Comm. v. Peterson, 192 A.3d 1123 (Pa. 2018)
Out of Crawford County. The Supreme Court granted allowance to appeal to address one of the time-bar exceptions to the PCRA. The gist of the case was this. Peterson had pled guilty to two counts of first-degree murder in 1993, and he was given two life sentences to run back-to-back. Shortly after his plea and sentencing, Peterson’s family retained private counsel to file a post-conviction petition on his behalf, and that petition was filed one-day late. (This all happened within the context of the General Assembly amending the PCRA law and providing that petitioners whose sentences were finalized beforehand could timely file a PCRA petition on or before January 16, 1997—one year out from the effective date of the amendment.)
The timeliness of Peterson’s petition aside, the petition claimed, among other things, that Peterson was mentally incompetent when he pled guilty. He had sustained what appeared to be a self-inflicted gunshot wound to the head in connection with the murders. Post-conviction counsel had had a neuropsychiatrist prepare a report in 1997 to address Peterson’s mental capacity, but for some reason the case sat for the next 15 years. When litigation on the petition picked back up in 2012, hearings were conducted and Peterson’s expert and his trial counsel testified. The PCRA court denied the petition for post-conviction relief on the merits. And here’s where things got interesting.
After the PCRA court denied Peterson post-conviction relief he filed an appeal in the Superior Court, which quashed the appeal as untimely, recognizing on its own that Peterson’s petition was untimely by a day—a fact that neither party nor the PCRA court caught. Accordingly, Peterson turned around and filed a second PCRA claiming that post-conviction counsel was ineffective for making a late filing. When the matter was back before the PCRA court, that court found as a matter of fact, after an evidentiary hearing, that Peterson had not known the filing deadline date or that it had been missed, nor could he have known that through the exercise of due diligence. Therefore, when Peterson learned of that missed deadline in the Superior Court’s opinion and then turned around and filed his second petition, that satisfied the time-bar exception in the PCRA that concerns newly discovered facts. As a result, the PCRA court exercised jurisdiction over the second petition, finding it to be timely filed, but it again denied relief on the same basis as in the first go around. From this, both Peterson and the Commonwealth cross-appealed with the Commonwealth, of course, taking exception with the timeliness determination. The Superior Court agreed with the Commonwealth and deemed the petition to be untimely. On further appeal to the Supreme Court, the issue granted for the Court’s review was whether counsel “abandons” his client by filing one day out of time.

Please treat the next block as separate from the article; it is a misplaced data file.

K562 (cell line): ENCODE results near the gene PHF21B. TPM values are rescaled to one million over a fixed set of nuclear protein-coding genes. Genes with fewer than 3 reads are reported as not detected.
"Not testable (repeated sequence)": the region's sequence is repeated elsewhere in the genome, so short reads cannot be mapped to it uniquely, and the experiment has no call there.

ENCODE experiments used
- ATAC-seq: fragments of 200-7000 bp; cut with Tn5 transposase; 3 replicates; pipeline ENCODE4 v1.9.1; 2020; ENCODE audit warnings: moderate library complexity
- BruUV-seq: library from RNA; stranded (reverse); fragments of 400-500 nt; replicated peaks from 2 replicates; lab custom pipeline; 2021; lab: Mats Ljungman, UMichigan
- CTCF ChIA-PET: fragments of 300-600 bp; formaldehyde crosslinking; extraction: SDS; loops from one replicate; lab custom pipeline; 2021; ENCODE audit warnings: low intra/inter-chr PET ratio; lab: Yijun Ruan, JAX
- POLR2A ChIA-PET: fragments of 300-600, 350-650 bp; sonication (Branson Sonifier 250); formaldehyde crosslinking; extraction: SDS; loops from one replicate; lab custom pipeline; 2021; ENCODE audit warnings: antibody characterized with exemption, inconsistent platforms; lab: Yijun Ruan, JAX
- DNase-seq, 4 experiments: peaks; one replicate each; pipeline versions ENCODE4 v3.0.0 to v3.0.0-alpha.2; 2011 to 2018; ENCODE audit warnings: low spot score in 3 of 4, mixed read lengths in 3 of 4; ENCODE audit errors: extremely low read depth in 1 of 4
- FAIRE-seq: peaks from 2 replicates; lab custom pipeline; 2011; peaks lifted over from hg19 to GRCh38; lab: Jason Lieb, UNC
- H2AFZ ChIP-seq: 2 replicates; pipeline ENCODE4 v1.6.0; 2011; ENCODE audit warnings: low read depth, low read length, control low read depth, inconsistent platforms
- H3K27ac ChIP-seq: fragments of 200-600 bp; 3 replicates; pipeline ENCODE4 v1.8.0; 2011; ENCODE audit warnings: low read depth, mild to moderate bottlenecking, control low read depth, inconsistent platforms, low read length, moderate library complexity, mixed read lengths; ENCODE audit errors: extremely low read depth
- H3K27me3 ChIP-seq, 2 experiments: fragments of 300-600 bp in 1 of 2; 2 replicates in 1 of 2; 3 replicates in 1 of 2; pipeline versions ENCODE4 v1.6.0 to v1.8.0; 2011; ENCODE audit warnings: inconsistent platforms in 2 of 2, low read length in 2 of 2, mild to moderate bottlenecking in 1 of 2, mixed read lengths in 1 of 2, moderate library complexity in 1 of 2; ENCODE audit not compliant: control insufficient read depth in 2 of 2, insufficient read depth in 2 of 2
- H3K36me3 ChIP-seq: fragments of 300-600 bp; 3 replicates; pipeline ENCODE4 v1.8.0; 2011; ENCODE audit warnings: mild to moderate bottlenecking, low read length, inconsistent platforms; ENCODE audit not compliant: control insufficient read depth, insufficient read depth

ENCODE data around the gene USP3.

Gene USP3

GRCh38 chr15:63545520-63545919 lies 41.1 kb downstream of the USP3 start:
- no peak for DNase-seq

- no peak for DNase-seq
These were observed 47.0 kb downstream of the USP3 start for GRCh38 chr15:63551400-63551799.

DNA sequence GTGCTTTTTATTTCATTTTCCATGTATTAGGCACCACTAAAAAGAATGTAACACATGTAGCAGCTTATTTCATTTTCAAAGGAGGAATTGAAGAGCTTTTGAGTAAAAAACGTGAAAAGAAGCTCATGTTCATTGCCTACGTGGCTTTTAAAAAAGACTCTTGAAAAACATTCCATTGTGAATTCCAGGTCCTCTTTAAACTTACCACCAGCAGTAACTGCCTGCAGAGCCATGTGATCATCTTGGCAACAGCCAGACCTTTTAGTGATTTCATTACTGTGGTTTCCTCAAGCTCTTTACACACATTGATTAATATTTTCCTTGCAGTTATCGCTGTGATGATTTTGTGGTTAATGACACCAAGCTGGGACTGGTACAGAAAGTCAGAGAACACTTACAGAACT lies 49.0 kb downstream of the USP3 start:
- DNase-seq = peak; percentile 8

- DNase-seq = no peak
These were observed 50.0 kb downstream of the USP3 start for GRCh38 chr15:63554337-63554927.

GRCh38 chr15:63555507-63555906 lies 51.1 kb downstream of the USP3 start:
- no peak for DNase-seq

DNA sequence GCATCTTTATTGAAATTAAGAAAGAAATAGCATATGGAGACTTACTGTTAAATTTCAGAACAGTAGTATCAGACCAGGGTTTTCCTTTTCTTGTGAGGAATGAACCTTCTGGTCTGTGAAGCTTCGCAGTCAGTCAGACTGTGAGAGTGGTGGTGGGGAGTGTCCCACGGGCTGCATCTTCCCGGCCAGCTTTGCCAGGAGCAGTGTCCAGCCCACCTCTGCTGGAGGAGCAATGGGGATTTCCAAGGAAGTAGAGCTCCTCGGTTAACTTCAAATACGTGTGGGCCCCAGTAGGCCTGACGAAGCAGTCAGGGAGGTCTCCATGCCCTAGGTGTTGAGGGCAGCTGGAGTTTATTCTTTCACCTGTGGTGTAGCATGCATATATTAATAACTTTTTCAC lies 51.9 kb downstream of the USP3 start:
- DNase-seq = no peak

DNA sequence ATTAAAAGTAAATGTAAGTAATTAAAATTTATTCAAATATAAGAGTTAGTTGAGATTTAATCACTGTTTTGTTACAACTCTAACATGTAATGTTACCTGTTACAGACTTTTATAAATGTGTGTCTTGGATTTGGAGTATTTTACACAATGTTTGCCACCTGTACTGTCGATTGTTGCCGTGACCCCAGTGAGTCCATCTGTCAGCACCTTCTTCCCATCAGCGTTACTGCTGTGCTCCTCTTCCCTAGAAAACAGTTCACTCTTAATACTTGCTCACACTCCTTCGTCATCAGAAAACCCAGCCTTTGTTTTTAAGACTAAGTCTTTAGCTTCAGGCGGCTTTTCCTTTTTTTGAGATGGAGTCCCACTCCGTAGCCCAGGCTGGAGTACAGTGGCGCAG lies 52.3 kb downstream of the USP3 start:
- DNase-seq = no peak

The question of abandonment was important because of two competing lines of cases and how those cases impacted the PCRA’s time-bar exceptions. These were the parties’ respective arguments:
Before this Court, Peterson argues that the Superior Court improperly focused on whether Counsel “literally or physically” abandoned Mr. Peterson. According to Peterson, the Superior Court also mistakenly focused on cases that apply when counsel’s ineffectiveness merely limits or narrows the issues to be considered on appeal, including, for example, Commonwealth v. Gamboa-Taylor, 562 Pa. 70, 753 A.2d 780 (2000). Peterson insists that this Court’s decision in Bennett should properly be understood to encompass the notion that where, as here, counsel fails to take a procedural step that wholly deprives a PCRA petitioner of the right to substantive review, and the petitioner neither knew of that failure nor could have discovered it through the exercise of reasonable diligence, the subsection 9545(b)(1)(ii) exception to the PCRA’s one-year time bar permits the filing of a new petition beyond the one-year time bar.